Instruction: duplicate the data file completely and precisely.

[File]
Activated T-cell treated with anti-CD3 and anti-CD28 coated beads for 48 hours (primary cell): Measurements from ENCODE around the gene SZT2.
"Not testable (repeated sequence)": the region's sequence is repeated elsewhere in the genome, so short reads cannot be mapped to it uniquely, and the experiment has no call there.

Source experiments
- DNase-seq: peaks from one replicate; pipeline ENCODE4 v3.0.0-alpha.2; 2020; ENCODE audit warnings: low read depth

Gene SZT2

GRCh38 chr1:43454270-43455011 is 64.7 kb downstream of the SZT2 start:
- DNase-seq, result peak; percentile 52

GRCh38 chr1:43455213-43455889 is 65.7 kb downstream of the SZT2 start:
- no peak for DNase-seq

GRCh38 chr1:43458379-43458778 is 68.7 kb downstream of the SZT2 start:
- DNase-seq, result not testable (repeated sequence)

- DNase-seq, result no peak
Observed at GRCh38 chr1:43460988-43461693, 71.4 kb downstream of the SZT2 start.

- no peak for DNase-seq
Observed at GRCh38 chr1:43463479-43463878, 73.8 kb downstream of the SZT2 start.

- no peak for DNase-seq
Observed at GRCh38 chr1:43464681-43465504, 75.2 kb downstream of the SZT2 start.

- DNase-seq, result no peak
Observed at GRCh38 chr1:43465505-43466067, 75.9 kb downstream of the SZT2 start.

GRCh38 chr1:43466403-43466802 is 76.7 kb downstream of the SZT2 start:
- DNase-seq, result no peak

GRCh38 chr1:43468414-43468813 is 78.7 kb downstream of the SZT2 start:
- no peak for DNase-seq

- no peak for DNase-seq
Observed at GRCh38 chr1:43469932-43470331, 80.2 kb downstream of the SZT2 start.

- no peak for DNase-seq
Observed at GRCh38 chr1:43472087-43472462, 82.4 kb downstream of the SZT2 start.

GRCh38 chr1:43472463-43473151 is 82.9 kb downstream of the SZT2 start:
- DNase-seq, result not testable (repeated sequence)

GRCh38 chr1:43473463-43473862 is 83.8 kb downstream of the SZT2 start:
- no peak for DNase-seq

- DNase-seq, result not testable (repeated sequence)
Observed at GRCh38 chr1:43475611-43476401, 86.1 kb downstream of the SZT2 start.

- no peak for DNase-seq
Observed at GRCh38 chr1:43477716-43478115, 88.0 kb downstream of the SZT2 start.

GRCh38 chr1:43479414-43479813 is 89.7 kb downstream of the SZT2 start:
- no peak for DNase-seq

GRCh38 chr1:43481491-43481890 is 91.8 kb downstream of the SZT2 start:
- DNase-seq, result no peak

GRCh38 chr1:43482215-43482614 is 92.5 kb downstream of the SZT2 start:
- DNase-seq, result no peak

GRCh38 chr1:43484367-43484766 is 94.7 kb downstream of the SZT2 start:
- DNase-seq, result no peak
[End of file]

Activated T-cell treated with anti-CD3 and anti-CD28 coated beads for 48 hours (primary cell): Measurements from ENCODE around the gene SZT2.
"Not testable (repeated sequence)": the region's sequence is repeated elsewhere in the genome, so short reads cannot be mapped to it uniquely, and the experiment has no call there.

Source experiments
- DNase-seq: peaks from one replicate; pipeline ENCODE4 v3.0.0-alpha.2; 2020; ENCODE audit warnings: low read depth

Gene SZT2

GRCh38 chr1:43454270-43455011 is 64.7 kb downstream of the SZT2 start:
- DNase-seq, result peak; percentile 52

GRCh38 chr1:43455213-43455889 is 65.7 kb downstream of the SZT2 start:
- no peak for DNase-seq

GRCh38 chr1:43458379-43458778 is 68.7 kb downstream of the SZT2 start:
- DNase-seq, result not testable (repeated sequence)

- DNase-seq, result no peak
Observed at GRCh38 chr1:43460988-43461693, 71.4 kb downstream of the SZT2 start.

- no peak for DNase-seq
Observed at GRCh38 chr1:43463479-43463878, 73.8 kb downstream of the SZT2 start.

- no peak for DNase-seq
Observed at GRCh38 chr1:43464681-43465504, 75.2 kb downstream of the SZT2 start.

- DNase-seq, result no peak
Observed at GRCh38 chr1:43465505-43466067, 75.9 kb downstream of the SZT2 start.

GRCh38 chr1:43466403-43466802 is 76.7 kb downstream of the SZT2 start:
- DNase-seq, result no peak

GRCh38 chr1:43468414-43468813 is 78.7 kb downstream of the SZT2 start:
- no peak for DNase-seq

- no peak for DNase-seq
Observed at GRCh38 chr1:43469932-43470331, 80.2 kb downstream of the SZT2 start.

- no peak for DNase-seq
Observed at GRCh38 chr1:43472087-43472462, 82.4 kb downstream of the SZT2 start.

GRCh38 chr1:43472463-43473151 is 82.9 kb downstream of the SZT2 start:
- DNase-seq, result not testable (repeated sequence)

GRCh38 chr1:43473463-43473862 is 83.8 kb downstream of the SZT2 start:
- no peak for DNase-seq

- DNase-seq, result not testable (repeated sequence)
Observed at GRCh38 chr1:43475611-43476401, 86.1 kb downstream of the SZT2 start.

- no peak for DNase-seq
Observed at GRCh38 chr1:43477716-43478115, 88.0 kb downstream of the SZT2 start.

GRCh38 chr1:43479414-43479813 is 89.7 kb downstream of the SZT2 start:
- no peak for DNase-seq

GRCh38 chr1:43481491-43481890 is 91.8 kb downstream of the SZT2 start:
- DNase-seq, result no peak

GRCh38 chr1:43482215-43482614 is 92.5 kb downstream of the SZT2 start:
- DNase-seq, result no peak

GRCh38 chr1:43484367-43484766 is 94.7 kb downstream of the SZT2 start:
- DNase-seq, result no peak